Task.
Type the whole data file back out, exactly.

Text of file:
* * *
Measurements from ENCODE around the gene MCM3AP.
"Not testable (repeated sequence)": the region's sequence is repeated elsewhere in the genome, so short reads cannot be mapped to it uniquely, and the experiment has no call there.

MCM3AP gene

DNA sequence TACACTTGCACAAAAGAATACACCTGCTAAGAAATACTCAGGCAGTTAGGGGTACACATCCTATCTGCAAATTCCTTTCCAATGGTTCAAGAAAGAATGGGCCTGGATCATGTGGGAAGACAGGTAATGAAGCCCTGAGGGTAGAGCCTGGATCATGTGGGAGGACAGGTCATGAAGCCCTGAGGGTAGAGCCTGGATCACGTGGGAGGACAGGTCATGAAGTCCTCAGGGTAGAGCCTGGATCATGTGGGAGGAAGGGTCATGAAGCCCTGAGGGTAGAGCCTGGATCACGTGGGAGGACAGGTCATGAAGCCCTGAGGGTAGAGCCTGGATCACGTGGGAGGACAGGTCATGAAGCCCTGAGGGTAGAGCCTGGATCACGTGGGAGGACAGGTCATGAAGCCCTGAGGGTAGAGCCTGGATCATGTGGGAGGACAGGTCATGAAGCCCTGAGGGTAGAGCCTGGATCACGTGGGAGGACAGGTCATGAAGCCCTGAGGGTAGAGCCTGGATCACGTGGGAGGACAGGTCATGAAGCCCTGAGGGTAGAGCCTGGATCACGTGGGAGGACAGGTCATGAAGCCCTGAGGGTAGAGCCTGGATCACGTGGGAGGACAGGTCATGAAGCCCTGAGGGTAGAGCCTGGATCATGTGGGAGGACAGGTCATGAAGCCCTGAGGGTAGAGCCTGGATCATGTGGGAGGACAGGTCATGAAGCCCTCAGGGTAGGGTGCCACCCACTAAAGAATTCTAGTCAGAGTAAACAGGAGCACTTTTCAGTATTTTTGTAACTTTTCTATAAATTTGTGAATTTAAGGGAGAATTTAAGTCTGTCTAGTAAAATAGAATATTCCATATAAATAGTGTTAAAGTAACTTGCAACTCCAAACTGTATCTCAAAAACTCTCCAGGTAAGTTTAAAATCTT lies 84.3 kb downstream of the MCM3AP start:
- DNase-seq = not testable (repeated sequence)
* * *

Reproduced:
Measurements from ENCODE around the gene MCM3AP.
"Not testable (repeated sequence)": the region's sequence is repeated elsewhere in the genome, so short reads cannot be mapped to it uniquely, and the experiment has no call there.

MCM3AP gene

DNA sequence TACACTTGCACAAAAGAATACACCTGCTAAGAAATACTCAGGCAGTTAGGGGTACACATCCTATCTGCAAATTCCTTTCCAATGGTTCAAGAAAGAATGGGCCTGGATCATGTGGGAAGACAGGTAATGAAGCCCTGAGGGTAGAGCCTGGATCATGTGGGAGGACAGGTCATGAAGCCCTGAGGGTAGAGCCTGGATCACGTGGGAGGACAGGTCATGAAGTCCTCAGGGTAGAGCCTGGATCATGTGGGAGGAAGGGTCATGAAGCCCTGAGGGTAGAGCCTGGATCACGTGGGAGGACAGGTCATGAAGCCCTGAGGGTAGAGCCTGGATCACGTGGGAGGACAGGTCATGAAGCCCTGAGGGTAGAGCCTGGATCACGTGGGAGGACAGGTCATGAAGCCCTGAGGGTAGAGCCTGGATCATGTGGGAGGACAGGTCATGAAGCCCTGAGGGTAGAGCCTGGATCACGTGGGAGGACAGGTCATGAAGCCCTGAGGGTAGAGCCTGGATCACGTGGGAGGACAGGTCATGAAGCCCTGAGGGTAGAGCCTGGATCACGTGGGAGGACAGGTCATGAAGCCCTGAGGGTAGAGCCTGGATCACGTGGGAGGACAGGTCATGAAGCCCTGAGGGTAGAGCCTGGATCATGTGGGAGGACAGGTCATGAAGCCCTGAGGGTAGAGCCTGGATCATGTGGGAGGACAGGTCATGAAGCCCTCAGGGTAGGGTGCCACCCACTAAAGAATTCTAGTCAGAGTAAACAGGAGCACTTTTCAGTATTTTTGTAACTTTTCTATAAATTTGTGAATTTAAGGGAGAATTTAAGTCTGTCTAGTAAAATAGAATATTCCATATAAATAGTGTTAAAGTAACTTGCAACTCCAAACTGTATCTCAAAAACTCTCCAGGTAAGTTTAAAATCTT lies 84.3 kb downstream of the MCM3AP start:
- DNase-seq = not testable (repeated sequence)